North America

Where to Find Glow Worms in Alabama

Alabama is the sequel to my Tennessee post and it’s the true reason I went on this trip to begin with.
I have a habit of keeping an ongoing bucket list of locations I want to explore and one day on Reddit I happened across a post regarding the glow worms of Alabama.

There are only glow worms in two parts of the world – most famously Alabama and New Zealand.  They can be found in Alabama’s neighboring states but not in clusters like they are in Dismals Canyon (to be discussed later).  I believe you can find the occasional one in Australia as well, but again, they’re not in clusters.

Call me intrigued!

From my AirBnB in Tennessee, I drove 3 hours down to Bankhead National Forest in Alabama.  In. to. the forest.  I foolishly didn’t type in Bankhead National Forest Visitor Center or anything like that, so I’m passing up these trailheads and just trying to go to where my GPS is pointing me.  Well, it pointed me to the middle of the forest, on a road, with no trailheads in site.  At least on the way, I saw a deer leap across the road!  Very cool.  I’ve seen plenty of deer, but I don’t think I’ve ever had them actually cross me on the road.

My adventure at Bankhead was already going to be pretty short since I wanted to be able to hike Dismals Canyon during the day prior to the night tour, so I was pretty bummed out that I stupidly typed in such vague directions.  I drove out of the forest and started heading to the canyon, but on the way saw a sign for Caney Creek Falls.  Well that usually means waterfalls, right?   I pulled over to investigate.  I’m very glad I did.

1.5 miles in, the trail dips down and into this amazing, secluded pocket of wonderful.

Zora’s Domain?

I don’t know if the pictures really do it justice, but it was incredible to walk upon this beautiful pond with a natural waterfall cascading down in front of you, with bluffs and lush greenery surrounding.  I felt blessed, honestly.  What a cool experience.

But it got cooler.

I went back to my car and drove the remainder of the way to Dismals Canyon.  This is where the glow worms were!  You can’t see them glow until night time, but it’s a really cool hike regardless.  I had called beforehand to set up my tickets because the night tours get sold out really quickly.

This wasn’t actually a snake den.  During the night tour, our guide told us that there’s a vulture and her albino baby vulture in there; our guide put the sign up to keep visitors away.

Very reminiscent of Hall of Mosses in Washington.
Wow.  What an incredible experience.

This location was actually where the Chickasaw Indians were held under guard for two weeks prior to the Trail of Tears where 90% of them died.  There are other really interesting tidbits of history to this place as well – check out the Dismals Canyon website for more info.

As I mentioned, I got day tickets and night tickets for Dismals Canyon.  Once I finished my hike, I went to my motel (not even comparable to my Tennessee AirBnB) to wash off the humidity and get some food.

This was right next to my motel.  Holy small town.

I spend a couple of hours relaxing in the room, calling my parents as well as Matt to talk about the trip so far.  Caught up on RuPaul’s Drag Race (c’mon, season 9!) and closed my eyes just for a moment.  And then it was time for my glow worm tour!  AHH!!  P.S., they’re not actually called glow worms.  They’re not even worms, they’re fungal fly larvae and they’re named Dismalites; this particular species is only found in Alabama -and as mentioned before, in very small amounts in nearby states.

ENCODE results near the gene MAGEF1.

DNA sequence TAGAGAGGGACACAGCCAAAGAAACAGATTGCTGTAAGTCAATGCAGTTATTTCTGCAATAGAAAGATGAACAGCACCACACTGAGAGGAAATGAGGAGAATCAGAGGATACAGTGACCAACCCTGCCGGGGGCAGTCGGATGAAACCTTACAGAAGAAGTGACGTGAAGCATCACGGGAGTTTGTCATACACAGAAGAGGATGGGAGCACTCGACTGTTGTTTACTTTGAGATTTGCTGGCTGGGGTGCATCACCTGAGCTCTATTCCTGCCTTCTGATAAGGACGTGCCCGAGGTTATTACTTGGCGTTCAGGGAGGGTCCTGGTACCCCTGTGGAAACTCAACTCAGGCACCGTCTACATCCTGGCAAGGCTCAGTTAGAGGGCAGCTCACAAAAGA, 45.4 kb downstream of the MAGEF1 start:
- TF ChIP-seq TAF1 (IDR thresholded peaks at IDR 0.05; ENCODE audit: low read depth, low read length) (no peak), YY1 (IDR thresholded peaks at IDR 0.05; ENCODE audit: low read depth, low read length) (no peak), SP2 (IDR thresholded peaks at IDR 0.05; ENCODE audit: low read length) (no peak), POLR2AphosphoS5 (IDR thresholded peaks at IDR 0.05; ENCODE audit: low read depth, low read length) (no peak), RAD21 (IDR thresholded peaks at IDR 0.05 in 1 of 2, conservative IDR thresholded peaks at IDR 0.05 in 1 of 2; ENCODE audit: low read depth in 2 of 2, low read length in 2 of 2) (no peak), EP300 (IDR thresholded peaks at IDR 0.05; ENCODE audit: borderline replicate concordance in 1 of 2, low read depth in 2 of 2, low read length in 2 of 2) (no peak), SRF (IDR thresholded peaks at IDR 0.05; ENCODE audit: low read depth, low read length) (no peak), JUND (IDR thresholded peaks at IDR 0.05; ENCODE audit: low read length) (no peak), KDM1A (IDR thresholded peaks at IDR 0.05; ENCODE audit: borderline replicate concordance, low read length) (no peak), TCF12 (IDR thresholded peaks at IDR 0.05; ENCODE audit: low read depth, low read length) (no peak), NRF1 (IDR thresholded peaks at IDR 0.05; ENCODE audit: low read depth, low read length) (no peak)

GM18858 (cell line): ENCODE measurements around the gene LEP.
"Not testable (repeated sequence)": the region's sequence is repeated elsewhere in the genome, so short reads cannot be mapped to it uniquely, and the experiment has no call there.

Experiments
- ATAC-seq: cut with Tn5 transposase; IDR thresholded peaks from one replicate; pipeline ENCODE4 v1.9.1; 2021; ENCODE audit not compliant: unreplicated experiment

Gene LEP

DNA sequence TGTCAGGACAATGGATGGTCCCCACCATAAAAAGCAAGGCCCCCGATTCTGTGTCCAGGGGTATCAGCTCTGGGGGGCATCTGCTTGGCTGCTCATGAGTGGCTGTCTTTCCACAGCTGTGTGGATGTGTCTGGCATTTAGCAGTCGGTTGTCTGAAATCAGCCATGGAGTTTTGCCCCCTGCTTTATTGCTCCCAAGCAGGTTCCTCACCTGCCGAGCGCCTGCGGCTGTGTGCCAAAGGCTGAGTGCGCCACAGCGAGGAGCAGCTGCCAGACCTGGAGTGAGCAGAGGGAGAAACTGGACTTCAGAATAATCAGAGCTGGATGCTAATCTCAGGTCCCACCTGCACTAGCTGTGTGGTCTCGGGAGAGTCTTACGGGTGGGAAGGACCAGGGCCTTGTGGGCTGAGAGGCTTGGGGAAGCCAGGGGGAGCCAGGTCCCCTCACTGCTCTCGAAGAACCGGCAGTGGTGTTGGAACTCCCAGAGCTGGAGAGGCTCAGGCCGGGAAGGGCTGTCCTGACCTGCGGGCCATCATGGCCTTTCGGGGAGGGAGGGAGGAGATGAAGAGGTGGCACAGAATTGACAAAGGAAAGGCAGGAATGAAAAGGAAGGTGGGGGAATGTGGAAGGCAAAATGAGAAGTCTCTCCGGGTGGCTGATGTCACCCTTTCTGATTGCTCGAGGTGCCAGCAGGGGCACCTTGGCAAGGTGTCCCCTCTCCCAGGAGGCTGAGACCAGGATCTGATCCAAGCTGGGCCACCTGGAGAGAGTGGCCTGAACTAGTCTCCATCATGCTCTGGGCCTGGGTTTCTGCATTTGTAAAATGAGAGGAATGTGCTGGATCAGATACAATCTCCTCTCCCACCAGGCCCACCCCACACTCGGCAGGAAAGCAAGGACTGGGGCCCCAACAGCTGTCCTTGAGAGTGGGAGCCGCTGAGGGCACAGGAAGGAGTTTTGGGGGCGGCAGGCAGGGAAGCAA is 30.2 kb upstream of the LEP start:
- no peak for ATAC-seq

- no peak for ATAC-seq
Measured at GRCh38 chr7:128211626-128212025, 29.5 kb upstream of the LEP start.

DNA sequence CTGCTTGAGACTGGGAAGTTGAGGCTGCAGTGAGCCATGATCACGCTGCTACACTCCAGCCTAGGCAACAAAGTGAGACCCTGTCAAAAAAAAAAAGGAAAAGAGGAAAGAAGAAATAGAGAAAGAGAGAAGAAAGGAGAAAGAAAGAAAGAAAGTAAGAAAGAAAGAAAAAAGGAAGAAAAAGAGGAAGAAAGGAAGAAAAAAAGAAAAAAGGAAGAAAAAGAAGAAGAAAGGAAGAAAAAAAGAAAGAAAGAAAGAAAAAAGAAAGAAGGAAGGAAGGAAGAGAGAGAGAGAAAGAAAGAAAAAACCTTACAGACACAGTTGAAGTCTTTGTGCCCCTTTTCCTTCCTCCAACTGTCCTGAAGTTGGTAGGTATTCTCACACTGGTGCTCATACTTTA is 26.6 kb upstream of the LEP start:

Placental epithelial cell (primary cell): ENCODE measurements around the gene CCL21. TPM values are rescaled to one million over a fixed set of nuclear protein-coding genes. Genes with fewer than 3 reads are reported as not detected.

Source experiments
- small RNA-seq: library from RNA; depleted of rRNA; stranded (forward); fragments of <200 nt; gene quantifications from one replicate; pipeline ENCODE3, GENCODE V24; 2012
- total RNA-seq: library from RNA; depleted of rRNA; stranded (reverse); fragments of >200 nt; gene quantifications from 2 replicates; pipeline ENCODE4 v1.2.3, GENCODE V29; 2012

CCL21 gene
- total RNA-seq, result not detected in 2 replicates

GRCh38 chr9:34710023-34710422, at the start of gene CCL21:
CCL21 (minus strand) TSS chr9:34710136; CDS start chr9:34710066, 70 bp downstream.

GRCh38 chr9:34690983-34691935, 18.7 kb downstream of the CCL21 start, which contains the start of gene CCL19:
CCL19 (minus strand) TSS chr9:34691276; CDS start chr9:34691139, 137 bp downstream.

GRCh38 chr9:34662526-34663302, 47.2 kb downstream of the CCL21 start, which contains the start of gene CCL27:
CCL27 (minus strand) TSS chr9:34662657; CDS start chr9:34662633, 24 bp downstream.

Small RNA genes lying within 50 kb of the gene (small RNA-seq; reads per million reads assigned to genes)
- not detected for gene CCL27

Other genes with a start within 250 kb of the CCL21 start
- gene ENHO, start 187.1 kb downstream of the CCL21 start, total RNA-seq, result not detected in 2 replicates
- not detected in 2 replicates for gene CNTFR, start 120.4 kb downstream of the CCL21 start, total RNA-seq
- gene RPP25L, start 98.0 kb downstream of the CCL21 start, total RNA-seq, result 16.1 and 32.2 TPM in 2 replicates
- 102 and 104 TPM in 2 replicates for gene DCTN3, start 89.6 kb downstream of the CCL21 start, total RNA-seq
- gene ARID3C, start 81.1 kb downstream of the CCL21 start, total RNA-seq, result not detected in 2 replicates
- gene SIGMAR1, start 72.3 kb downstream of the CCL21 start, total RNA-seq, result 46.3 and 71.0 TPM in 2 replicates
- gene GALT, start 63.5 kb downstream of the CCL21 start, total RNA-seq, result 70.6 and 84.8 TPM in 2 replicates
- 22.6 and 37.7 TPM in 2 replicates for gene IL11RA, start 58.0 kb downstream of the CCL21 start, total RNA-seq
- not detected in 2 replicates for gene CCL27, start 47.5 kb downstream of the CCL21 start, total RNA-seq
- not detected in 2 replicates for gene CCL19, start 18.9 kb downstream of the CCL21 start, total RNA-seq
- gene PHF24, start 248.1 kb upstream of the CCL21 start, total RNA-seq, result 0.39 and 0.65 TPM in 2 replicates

You can’t even really see the wormish shape at all, but you can look it up online to check out what it’s shaped like.

I am beyond thrilled that I was able to capture image of these elusive f-er’s.  They’re apparently incredibly difficult to photograph.

I wasn’t even sure if the pictures were taking properly because I had the camera resting on my chest while I was taking them – I didn’t want to check the screen because once we got to their homes everyone turned off their flashlights so we could see them.  Some people were rudely turning on their flashlights occasionally and that disables you from seeing them.

Anyway.  Picture stars in the sky.  But they’re not stars, and it’s not the sky.

Disclaimer: you may have to put your face to the screen to see them.  Also, they’re not blue to the eye, they’re white!  I think this may be a byproduct of the long exposure.  If you look closely, you’ll see there are a bunch of little white dots all over – not just the blue cluster.  I would recommend just saving the image and then opening it up in Preview or Photoshop to see all the details.

Our guide was telling us that she’s been studying them and she goes out to count them every night – she’s also writing her thesis on them.  Native Americans have folklore about them and she said that she tries not to think about it too much because it freaks her out.  I’m not sure what the folklore is but I’ve emailed them since getting back home to see if I could get some more information.

What a cool end to my journey!  I went home and went to bed because I had a 3 hour drive back to Nashville for my 1pm flight.  The drive back consisted of a lot of dead armadillos on the side of the road… and then at one point, three baby foxes playing in the  MIDDLE of the road.  Glad to say they haven’t wound up like the armadillos (yet).

Once I got back to Chicago, I crossed paths with Matt who was on his way to depart on a flight to work!

THANK YOU for getting me to and back, what an adventure.

Obligatory-Matt-and-I eating bananas at Midway.

P.S. my neck got sunburnt during my two days in the South so I guess I’m officially a redneck.



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